How Do We Get Board Room Attention For Our Corporate Sustainability Efforts? And Help Directors Understand and Support The Corporate Effort?
Posted on August 19, 2019 by Hank Boerner – Chair & Chief Strategist
by Hank Boerner – Chair and Chief Strategist, G&A Institute
Those questions and more are often raised by managers trying to get the board room and C-suite attention – and support and resources needed — to launch or advance their company’s sustainability journey.
Here at G&A Institute our team has ongoing conversations with corporate managers about ESG / corporate sustainability and related topics. What often comes up: the “G” is challenging. The questions raised include…
What metrics can we apply to show “governance progress” in our reporting? Governance – that’s clearly a board room responsibility. What is measurable…and then reportable to be part of the ESG profile of the company?
How can we get the board’s attention to be able to keep them updated and involved in our company’s sustainability efforts?
If we are staring out, how can we get the board’s attention to be able to help them understand the importance of corporate sustainability (we hear this from managers trying to get the program going and needing resources to be allocated).
What information does the board need to understand the whole topic area? (Corporate Sustainability / Sustainable Investing et al.)
Some answers to these and other questions are at hand in the advice from the World Business Council for Sustainable Development (the WBCSD) in the form of a commentary by the organization’s associate of redefining value, Johanna Tahtinen. She offers perspectives and advice on Ethical Corporation’s platform.
To move from “nice to have” to “need to have”, she cites a McKinsey & Company report that found that a quarter of assets under management (globally) are now invested considering ESG factors, and what was a niche practice is now large and fast-growing. Good for the board to know.
And, the World Economic Forum (WEF), the Davos meetings organizer, in its third Global Risk Report identified ESG as “…clearly becoming part of the everyday business realty and well as a fiduciary duty. Good for the board to consider.
Governance metrics are a starting point and focus area for many investors, creating expectations for companies to integrate ESG “meaningfully into governance structures, management processes and disclosure”. Clearly in the board room list of duties and responsibilities to address.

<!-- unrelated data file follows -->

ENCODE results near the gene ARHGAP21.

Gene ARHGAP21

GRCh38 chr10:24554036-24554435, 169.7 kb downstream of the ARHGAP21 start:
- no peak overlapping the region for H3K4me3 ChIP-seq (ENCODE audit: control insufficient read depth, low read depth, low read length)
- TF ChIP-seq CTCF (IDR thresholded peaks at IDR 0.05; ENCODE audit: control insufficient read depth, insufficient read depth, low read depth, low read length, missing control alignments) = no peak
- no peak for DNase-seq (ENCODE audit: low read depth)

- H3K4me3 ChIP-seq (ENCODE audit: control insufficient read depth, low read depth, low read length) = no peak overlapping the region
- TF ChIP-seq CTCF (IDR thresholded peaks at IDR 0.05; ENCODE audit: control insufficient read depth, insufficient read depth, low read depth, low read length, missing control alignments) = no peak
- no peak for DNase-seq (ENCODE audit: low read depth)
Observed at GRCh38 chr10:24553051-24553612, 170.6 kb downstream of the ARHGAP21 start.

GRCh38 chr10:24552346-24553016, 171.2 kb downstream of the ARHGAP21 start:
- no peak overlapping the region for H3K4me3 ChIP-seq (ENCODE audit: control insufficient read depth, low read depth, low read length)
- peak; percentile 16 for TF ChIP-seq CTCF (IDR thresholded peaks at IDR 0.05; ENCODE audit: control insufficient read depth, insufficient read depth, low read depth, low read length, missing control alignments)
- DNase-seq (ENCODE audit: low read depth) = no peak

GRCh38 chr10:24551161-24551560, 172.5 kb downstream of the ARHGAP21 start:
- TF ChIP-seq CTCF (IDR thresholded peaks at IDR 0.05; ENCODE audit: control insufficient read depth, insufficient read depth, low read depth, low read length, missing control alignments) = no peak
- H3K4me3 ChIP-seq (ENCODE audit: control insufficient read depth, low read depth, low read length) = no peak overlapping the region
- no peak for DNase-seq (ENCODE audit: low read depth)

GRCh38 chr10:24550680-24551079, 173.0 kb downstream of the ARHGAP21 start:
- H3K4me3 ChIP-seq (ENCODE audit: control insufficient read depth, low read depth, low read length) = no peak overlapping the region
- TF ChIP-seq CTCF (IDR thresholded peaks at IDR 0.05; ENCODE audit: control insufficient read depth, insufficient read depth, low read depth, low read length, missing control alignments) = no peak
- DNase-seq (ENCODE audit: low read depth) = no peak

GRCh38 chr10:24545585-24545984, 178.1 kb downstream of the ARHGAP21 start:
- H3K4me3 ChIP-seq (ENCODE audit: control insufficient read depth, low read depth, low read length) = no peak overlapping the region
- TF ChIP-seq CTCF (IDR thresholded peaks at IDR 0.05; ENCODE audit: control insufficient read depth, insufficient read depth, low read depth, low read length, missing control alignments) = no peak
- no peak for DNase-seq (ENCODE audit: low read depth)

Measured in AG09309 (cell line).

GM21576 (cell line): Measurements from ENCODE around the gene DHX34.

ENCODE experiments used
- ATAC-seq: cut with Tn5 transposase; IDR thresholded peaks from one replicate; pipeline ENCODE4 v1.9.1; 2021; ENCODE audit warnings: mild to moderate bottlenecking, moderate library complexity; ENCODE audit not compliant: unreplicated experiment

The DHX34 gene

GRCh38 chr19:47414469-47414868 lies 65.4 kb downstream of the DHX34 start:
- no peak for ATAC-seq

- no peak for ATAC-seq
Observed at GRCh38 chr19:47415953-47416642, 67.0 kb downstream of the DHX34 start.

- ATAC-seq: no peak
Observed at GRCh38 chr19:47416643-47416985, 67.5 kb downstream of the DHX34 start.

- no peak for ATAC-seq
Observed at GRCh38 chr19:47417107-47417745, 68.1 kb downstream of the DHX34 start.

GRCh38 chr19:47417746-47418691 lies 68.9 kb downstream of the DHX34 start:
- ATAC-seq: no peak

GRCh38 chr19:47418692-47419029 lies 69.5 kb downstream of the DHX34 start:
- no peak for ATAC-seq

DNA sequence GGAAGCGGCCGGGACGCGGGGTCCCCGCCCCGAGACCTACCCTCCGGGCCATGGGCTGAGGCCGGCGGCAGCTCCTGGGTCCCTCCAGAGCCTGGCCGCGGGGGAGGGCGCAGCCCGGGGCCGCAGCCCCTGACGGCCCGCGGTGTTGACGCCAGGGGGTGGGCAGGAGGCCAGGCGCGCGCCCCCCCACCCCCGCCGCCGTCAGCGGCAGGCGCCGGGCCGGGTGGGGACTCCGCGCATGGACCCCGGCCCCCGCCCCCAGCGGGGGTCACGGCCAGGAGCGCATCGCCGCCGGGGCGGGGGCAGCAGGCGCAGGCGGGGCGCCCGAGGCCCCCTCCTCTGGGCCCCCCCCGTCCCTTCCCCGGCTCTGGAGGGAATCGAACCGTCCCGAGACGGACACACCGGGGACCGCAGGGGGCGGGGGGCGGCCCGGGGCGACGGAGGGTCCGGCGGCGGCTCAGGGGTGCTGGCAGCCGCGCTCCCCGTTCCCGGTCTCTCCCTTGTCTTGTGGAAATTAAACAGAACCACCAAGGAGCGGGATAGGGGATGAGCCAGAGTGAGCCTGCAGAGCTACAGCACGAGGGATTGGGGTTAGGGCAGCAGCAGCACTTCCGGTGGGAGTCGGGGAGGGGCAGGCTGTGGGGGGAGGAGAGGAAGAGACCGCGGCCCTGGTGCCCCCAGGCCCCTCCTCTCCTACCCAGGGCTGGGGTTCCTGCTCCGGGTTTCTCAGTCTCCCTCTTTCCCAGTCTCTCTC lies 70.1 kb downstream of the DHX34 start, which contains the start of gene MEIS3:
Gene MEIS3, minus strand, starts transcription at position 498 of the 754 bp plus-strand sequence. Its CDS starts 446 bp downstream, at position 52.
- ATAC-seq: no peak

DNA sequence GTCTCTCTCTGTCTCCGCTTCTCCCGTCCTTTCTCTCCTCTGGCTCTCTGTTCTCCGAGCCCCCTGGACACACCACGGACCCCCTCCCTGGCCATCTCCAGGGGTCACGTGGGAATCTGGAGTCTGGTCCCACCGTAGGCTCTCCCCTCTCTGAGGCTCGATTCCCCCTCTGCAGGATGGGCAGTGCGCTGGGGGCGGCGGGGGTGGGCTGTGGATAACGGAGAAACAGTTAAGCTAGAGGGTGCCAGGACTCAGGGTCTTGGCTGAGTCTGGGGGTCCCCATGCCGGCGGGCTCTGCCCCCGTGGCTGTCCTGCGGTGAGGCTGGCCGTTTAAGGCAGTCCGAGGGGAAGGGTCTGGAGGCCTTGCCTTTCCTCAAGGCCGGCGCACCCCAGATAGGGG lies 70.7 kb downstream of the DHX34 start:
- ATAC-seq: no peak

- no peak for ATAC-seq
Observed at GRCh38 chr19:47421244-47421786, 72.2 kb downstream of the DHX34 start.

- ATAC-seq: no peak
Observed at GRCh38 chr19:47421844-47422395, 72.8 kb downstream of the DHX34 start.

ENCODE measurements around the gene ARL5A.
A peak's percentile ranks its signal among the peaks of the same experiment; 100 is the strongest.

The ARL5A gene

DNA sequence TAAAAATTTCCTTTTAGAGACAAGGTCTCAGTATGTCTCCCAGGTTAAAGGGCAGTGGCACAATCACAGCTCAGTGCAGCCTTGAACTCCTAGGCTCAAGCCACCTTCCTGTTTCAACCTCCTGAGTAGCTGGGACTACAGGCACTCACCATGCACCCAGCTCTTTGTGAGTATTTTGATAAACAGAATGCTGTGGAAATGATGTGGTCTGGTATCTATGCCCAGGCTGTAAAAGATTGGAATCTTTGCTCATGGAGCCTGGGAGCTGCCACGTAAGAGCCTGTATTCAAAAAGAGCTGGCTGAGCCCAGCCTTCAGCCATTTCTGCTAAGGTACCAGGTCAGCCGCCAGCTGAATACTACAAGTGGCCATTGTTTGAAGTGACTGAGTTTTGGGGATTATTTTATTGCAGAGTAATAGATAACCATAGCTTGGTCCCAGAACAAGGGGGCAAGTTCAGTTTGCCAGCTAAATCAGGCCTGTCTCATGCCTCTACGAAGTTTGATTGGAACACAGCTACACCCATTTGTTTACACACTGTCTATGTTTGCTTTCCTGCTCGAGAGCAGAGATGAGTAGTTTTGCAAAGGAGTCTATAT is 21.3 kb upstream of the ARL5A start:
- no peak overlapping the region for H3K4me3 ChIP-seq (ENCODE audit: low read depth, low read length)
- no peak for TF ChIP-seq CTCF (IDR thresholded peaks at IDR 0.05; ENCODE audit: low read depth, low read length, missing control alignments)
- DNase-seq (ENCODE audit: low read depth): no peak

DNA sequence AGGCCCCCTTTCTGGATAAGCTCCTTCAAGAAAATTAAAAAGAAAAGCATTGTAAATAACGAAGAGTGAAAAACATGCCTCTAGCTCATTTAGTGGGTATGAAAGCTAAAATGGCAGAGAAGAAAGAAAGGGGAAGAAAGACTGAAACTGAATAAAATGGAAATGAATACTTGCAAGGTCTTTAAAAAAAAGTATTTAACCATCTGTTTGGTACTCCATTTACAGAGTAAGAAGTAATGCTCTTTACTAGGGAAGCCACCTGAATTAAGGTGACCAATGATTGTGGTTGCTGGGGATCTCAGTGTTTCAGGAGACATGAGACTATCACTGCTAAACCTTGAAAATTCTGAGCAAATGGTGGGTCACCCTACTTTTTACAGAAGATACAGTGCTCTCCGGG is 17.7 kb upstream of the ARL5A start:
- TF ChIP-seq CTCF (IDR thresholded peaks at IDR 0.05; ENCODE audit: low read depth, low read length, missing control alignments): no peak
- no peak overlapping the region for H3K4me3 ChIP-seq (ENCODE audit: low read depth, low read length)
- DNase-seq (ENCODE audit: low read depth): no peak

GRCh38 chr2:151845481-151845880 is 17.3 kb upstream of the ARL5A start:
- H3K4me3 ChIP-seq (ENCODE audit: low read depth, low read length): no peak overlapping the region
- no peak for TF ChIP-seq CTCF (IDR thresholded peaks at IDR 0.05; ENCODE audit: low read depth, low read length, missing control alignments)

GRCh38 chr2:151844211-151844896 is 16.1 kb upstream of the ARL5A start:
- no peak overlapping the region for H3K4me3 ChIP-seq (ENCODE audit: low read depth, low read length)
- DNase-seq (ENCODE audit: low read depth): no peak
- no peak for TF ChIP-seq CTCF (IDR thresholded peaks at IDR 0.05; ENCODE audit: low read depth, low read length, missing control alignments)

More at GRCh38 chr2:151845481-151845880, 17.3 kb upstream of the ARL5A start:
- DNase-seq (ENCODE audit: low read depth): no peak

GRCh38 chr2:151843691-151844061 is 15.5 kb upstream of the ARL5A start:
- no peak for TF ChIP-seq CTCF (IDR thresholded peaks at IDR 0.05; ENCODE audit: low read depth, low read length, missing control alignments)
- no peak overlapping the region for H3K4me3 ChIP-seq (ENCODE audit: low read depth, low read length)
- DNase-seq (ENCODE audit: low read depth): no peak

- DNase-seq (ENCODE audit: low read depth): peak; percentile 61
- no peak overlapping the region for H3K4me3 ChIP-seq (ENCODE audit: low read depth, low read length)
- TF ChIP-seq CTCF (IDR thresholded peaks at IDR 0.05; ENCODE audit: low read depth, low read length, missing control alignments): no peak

The influential WBCSD, Johanna Tahtinen explains, recently launched a project on governance and oversight to elevate ESG-related issues to the board room by supporting stronger decision-making, risk management and business resilience.
Good governance – assuring that this a high-priority in the board room – sends strong signals to the capital markets. How do we know that?
A recent study by WBCSD and Big 4 accounting firm PwC shows that investors (generally) have more confidence in the information reported and that governance metrics are a starting point and focus area for many investors today.
For the board room audience — the report put ESG in the risk category — it is all about risk, said Paula Loop, Leader-Governance Insights Center at PwC. She talked in February 2019 about risks, common misperceptions and the three stages of ESG with FEI Daily (the publication of Financial Executives International).
Her comments are of real value for you in assembling your board room presentation – check here:
The advice for managers and senior executives for communicating the importance of ESG to the board room from WBCSD includes:
- Integrating material ESG information into the corporate reporting processes and decision-making.
- Using consistent and comparable standards and metrics.
- Making sure the board of directors understands the importance of ESG.
You’ll find details on these and more information in the Top Story.
The Top Story
From nice to have to need to have: how companies can push ESG up the boardroom agenda
Source: Ethical Corporation – Johanna Tahtinen of the World Business Council for Sustainable Development explains how boards can improve governance systems to meaningfully integrate ESG